Internet upstarts take on the giants of the phone industryA $30-billion bid for US telecom giant MCI has rattled the industry. TONY JACKSON reports
ACCORDING to one of his oldest associates, Bernard Ebbers' knowledge of the workings of the telecommunications industry was once limited to how to make a phone call. Now the 56-year-old entrepreneur runs the fast-growing telecommunications group WorldCom, which this month tabled the largest corporate takeover bid in history when it offered to pay $30-billion for is MCI Communications.
The audacious bid remarkable in that until 18 months ago, few non-specialists had even heard of WorldCom. Odder still, the company is competing against the venerable phone giant British Telecommunications (BT), which has more than triple its revenues and makes profits of almost £4-billion, while WorldCom barely breaks even.
MCI directors met late on Friday night (after Business Times' deadline) to vote on whether to initiate discussions with WorldCom; the vote is widely expected to back talks with the telecom upstarts from the sleepy town of Jackson, Mississippi.
The friendly bid for MCI by BT 11 months ago values MCI at about $35 a share in BT stock and cash, while WorldCom has bid $41.50 a share in stock. WorldCom's bid is worth nearly $35-billion, including the assumption of nearly $5-billion in MCI debt.
The bid has raised some fundamental questions, notably how a relatively small US company, with interests in the Internet, can sweep aside one of the largest and most powerful global telecoms operators?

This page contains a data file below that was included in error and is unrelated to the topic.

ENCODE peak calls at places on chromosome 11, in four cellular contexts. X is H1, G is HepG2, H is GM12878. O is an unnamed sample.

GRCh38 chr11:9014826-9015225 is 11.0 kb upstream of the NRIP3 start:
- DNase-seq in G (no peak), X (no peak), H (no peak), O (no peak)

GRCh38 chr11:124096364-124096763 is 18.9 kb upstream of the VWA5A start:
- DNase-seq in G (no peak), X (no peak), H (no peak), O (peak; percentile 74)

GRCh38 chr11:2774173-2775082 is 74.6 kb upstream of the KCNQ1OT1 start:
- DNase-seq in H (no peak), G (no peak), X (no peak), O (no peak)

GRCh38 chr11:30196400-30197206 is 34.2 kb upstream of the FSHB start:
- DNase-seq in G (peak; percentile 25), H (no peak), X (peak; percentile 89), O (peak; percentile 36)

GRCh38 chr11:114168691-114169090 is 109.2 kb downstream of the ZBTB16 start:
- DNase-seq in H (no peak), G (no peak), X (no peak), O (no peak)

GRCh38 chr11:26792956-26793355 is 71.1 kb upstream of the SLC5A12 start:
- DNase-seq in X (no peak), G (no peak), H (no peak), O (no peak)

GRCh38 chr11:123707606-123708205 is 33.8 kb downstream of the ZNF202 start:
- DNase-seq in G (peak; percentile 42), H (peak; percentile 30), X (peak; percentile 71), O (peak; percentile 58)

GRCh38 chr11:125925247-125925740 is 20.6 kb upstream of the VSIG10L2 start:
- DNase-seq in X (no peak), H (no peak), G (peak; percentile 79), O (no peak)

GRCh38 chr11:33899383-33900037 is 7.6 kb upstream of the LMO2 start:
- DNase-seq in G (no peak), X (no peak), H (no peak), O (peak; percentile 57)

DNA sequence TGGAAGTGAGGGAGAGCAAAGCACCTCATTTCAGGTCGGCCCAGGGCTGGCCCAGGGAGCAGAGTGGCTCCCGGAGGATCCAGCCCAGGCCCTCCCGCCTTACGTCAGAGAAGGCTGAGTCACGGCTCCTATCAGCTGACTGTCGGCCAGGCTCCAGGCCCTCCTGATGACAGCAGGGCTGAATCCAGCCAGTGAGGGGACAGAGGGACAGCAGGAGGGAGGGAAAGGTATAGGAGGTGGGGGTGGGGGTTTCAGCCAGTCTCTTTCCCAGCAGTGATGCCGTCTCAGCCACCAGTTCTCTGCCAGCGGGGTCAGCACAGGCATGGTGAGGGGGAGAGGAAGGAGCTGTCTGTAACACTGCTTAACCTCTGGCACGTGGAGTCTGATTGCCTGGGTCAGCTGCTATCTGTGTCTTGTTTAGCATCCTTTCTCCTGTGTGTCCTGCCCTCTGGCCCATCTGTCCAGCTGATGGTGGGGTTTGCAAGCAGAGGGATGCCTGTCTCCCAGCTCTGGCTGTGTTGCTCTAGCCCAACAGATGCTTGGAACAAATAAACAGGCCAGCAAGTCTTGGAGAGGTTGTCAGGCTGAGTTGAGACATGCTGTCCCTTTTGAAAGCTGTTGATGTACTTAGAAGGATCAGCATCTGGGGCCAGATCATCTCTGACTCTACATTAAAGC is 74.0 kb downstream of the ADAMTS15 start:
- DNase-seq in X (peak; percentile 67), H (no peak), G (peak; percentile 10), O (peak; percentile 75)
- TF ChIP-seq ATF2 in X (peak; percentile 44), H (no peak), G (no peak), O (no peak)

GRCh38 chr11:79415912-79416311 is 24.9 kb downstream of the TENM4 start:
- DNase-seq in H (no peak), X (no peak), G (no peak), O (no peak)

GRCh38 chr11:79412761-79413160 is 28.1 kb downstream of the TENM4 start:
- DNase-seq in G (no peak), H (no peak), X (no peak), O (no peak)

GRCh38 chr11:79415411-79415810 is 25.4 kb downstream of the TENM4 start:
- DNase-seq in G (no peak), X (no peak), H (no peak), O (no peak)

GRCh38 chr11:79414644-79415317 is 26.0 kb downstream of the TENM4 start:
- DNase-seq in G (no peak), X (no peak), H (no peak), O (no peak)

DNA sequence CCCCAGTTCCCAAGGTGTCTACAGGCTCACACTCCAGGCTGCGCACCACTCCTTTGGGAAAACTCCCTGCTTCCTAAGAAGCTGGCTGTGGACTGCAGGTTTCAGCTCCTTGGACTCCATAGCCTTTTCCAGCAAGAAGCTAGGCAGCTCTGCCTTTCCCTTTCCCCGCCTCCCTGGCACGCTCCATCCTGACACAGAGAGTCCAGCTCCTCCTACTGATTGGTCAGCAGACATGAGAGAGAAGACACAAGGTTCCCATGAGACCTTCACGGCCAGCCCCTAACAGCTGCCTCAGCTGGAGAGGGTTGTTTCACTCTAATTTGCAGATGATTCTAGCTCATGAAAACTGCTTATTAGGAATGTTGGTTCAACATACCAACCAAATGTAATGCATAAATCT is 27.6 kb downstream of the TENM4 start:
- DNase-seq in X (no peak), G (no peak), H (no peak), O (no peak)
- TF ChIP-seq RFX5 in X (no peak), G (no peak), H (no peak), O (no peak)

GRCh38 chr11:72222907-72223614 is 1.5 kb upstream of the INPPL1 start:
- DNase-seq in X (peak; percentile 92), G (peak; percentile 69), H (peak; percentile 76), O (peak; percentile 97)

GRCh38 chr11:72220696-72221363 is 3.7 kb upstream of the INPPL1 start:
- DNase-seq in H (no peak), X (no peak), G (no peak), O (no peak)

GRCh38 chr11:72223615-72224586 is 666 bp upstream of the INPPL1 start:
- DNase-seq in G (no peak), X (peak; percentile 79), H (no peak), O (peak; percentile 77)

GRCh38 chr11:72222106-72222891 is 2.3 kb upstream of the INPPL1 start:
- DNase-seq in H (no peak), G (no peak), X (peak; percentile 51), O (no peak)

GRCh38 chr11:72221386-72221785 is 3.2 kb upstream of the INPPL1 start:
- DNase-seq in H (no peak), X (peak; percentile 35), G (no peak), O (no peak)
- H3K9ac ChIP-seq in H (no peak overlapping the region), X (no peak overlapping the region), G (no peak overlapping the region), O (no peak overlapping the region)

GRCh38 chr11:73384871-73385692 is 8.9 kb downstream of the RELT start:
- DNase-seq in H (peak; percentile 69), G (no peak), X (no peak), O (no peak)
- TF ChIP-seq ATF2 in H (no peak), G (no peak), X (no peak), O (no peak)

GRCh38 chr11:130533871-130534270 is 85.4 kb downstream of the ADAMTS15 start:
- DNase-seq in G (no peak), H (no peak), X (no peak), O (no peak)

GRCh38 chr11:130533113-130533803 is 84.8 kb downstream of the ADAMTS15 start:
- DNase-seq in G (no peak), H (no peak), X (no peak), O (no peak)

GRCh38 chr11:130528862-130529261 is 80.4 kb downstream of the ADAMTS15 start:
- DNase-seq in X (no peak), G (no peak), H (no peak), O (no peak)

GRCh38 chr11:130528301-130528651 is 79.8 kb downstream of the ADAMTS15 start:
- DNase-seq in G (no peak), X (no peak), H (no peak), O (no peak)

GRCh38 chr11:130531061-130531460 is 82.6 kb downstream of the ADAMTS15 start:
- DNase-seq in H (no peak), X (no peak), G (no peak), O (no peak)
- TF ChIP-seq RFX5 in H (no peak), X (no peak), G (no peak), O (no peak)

The answers are fairly simple. Firstly, the Internet is tearing up the rules of telephony, as it is many other businesses; second, the speed of the telecommunications revolution plays to the US's strengths, while the rest of the world struggles behind.
As a result new companies in Internet technology are challenging traditional telephone companies. And the focus has shifted from creating world alliances to competing in the US domestic telecoms market.
These points are illustrated by WorldCom's history. Two years ago it had a market value of $5-billion. Now, after voracious acquisitions, it is worth $32-billion - slightly more than its target.
Most of those acquisitions have come in the related worlds of data transmission and the Internet. In August last year WorldCom paid $14-billion for MFS, another telecom upstart which has ringed the world's financial centres with optical fibre and which owned UUNet, the world's leading supplier of access points to the Internet.
Three weeks ago, WorldCom did a deal making it the operating network for America OnLine, the leading US Internet provider. As a footnote to the MCI bid, it also paid $2.9-billion for Brooks Fiber, a US provider of broadband telephony.
Buying MCI seems a large but logical next step. MCI was a pioneer in building the Internet backbone - the network of wires that binds the whole system together.
Put together, the two companies would be well placed to exploit the advent of so-called "Internet telephony", whereby phone calls will go cheaply through the Internet, bypassing traditional phone companies.
That lies in the future. Meanwhile, another aspect to the deal appears to give WorldCom an edge in its contest with BT.